There are two main industry common solar panel types, Polycrystalline and Monocrystalline, both are PV (photovoltaic) solar modules however the structure of the silicon used within each is different. Monocrystalline silicon is formed with a continuous crystal lattice structure making it highly purified and very efficient at converting solar energy into electrical energy. The process of manufacturing silicon with a singular crystal structure makes it slightly more expensive than Polycrystalline silicon which is formed with many small crystals.
Each silicon type has its own advantages and disadvantages; with Monocrystalline costing more but being more efficient and Polycrystalline being cheaper but less efficient. However, Monocrystalline PV panels with their greater power output efficiency are seen as being better suited for long term investment as well as installations where space is limited and this post is focused on exploring the unique advantages and disadvantages of Monocrystalline solar panels.
Why Monocrystalline is generally the industries standard
Monocrystalline photovoltaic electric solar energy panels have been the leading choice for many years. They are among the oldest, most efficient and most dependable ways to produce electricity from the sun.
Each module is made from a single silicon crystal, and is more efficient, though more expensive, than the newer and cheaper polycrystalline and thin-film PV panel technologies. You can typically recognize them by their color which is typically black or iridescent blue.
Advantages of Monocrystalline
Determining what is an advantage or a benefit is a relativistic exercise and in this case the base of reference are the other types solar panel technologies. With this caveat in mind, here are 8 good reasons why many people choose monocrystalline solar technology:
Monocrystalline solar panels are first generation solar technology and have been around a long time, providing evidence of their durability and longevity. The technology, installation, performance issues are all understood. Several of the early modules installed in the 1970’s are still producing electricity today. Single crystal panels have even withstood the rigors of space travel!
Some other solar websites suggest that single crystalline solar panels can last up to 50 years. According to solar engineers, even though this may be possible, there will be a slight drop off in efficiency of around 0.5% on average per year. So although this type of solar panels can last a long time, there will come a time when the lower efficiency makes it economically desirable to replace the panels especially as the efficiency of newer panels continues to increase.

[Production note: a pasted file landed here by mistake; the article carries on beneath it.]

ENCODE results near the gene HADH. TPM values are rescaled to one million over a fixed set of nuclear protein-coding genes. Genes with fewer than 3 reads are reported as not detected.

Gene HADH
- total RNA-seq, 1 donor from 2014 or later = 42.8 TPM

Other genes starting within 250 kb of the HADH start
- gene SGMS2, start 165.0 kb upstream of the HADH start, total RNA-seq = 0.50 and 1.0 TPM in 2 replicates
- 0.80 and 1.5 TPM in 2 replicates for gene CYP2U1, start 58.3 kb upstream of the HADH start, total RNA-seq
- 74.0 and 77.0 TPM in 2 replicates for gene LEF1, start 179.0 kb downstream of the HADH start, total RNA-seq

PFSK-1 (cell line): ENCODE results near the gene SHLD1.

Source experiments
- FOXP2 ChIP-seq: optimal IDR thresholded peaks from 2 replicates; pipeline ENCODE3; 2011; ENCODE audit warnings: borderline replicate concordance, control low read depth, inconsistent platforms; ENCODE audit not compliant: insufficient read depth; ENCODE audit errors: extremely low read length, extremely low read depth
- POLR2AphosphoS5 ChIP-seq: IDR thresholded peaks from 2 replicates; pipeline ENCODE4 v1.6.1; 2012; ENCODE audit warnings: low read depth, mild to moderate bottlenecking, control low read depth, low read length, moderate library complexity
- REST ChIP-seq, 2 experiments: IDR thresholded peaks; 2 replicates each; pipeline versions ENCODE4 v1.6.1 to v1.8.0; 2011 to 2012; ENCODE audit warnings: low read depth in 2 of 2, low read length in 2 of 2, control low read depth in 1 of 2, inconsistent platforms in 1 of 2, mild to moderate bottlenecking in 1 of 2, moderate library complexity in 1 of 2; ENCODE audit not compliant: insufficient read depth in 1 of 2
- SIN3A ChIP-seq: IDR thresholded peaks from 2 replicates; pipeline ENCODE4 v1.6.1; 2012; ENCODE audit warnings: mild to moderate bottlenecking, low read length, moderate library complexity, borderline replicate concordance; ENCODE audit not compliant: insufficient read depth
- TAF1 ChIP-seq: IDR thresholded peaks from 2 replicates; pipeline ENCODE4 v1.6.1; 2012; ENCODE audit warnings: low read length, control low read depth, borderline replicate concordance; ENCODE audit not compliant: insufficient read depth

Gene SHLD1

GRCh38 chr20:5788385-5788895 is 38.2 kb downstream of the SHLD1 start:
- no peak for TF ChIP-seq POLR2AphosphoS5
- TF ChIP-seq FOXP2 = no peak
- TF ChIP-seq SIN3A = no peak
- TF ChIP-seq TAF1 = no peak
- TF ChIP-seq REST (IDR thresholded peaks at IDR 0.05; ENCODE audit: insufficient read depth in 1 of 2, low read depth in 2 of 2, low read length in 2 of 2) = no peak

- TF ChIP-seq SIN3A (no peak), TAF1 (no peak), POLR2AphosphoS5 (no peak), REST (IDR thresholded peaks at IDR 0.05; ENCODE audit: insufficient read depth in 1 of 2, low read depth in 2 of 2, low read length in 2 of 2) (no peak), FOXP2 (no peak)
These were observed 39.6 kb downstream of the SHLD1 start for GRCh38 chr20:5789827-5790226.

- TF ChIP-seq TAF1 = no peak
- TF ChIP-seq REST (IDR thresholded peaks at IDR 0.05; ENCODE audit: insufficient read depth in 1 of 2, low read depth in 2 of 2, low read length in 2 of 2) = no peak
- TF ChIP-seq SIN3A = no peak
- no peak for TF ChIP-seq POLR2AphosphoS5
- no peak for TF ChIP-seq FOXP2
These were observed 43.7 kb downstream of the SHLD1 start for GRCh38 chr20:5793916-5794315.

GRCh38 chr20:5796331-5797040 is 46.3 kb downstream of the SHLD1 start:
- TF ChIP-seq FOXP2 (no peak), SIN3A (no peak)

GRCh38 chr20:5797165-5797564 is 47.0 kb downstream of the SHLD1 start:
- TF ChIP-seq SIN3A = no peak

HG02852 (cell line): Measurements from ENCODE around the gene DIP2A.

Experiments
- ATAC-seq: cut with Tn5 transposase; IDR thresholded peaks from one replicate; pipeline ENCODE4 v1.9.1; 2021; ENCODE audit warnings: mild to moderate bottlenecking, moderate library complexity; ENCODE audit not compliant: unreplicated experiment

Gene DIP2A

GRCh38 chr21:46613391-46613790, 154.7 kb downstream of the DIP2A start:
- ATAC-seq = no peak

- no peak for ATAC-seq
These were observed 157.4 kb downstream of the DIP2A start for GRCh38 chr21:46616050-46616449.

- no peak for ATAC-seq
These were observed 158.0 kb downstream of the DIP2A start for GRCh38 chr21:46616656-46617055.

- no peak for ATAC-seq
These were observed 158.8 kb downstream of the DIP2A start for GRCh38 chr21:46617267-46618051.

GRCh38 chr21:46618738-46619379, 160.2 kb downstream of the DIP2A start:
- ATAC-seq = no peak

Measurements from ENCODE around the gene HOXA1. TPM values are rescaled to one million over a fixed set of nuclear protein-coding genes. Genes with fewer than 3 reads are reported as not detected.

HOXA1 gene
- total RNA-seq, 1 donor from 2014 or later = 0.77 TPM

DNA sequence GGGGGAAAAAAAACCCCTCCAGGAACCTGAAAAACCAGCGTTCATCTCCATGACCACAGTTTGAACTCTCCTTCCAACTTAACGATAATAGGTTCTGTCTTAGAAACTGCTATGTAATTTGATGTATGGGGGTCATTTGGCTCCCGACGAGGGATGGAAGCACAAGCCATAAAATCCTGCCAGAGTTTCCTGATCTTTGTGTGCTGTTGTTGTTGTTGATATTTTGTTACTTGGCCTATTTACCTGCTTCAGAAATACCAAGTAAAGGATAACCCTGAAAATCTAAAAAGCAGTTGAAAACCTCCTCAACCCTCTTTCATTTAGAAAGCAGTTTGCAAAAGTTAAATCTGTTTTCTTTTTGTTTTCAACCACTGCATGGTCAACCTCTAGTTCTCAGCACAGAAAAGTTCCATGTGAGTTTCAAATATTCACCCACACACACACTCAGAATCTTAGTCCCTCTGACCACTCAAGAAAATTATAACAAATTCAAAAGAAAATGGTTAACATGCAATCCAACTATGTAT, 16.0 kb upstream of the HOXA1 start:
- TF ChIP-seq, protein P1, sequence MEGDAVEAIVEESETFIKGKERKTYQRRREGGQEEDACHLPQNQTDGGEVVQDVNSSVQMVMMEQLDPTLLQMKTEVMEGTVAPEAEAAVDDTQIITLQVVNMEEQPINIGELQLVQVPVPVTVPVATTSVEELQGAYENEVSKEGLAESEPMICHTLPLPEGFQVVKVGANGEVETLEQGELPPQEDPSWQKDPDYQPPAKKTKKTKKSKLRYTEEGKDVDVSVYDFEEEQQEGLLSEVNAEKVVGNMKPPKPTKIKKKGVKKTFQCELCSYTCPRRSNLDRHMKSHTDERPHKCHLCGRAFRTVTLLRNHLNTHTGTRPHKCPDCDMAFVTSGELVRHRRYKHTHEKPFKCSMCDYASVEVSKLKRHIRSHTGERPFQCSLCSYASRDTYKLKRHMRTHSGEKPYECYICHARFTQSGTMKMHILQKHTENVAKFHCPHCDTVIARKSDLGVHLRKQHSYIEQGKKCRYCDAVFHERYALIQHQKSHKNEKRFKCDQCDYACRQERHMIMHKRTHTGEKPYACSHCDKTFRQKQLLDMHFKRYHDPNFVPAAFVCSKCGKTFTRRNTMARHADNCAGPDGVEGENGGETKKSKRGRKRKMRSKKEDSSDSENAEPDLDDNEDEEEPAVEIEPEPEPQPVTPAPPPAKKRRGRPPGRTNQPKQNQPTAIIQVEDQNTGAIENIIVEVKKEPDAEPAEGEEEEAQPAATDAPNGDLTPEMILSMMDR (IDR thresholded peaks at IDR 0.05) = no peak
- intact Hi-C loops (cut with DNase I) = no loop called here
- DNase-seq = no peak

Most performance warranties go for 25 years, but as long as the PV panel is kept clean it will continue to produce electricity.
Monocrystalline solar panels are able to convert the highest amount solar energy into electricity, thus if your goal is to generate the maximum possible electricity at your area, monocrystalline is an obvious choice.
They have become particularly common for urban settings, PV rooftop installations are costly and most installers want to make financial outlays back as quickly as possible.
Low installation costs
Solar panels make up around 60% of the overall cost of an installation.
With the world rapidly moving towards renewable energy sources and with new developments in transportation, etc., we envision a time in the not-too-distant future where the type of solar array used; specifically the ability to scale up, will also factor into house price values.
Monocrystalline panels are amongst the greenest and cheapest to actually manufacture, some may argue thin film panels are less per panel, but they require more panels per install which somewhat negates this notion.
Solar panels products use cadmium telluride (CdTe). Cadmium is a heavy metal that accumulates in plant and animal tissues. Cadmium is a ‘probable carinogen‘. While Cadmium doesn’t pose a threat while the solar panel is in service, disposing of the panels has to be done properly, which often comes at a large cost.
Monocrystalline panels are not harmful or hazardous to the environment.
Monocrystalline panels produce more electricity per m/2 than other panels which improves the owners cashflow. They reduce the dependancy on public utility companies and create truly renewable energy.
Disadvantages of Monocrystalline panels
As with most installs of Solar Panels the initial cost is often quite high. Silicon feedstock to manufacture solar panels is expensive, but has been steadily dropping in recent years.
Compared to some other panel types Monocrystalline will work out to be the most expensive, but like any good PV adviser, we would stress for you to look at the Payback compared to other panels when making your decision about which one to choose.
Solar panels are fragile, and they can be broken relatively easily, falling trees, branches or objects carried by a strong wind could all easily break a panel. Generally they are covered with a layer of glass which offers protection from most common things, but not the more extreme.
The other most common type of solar panels are Polycrystalline panels. Read about the advantages and disadvantages of Polycrystalline panels »
Monocrystalline panels suffer a reduction in output once the temperature from the sunlight reaches around fifty degrees or more.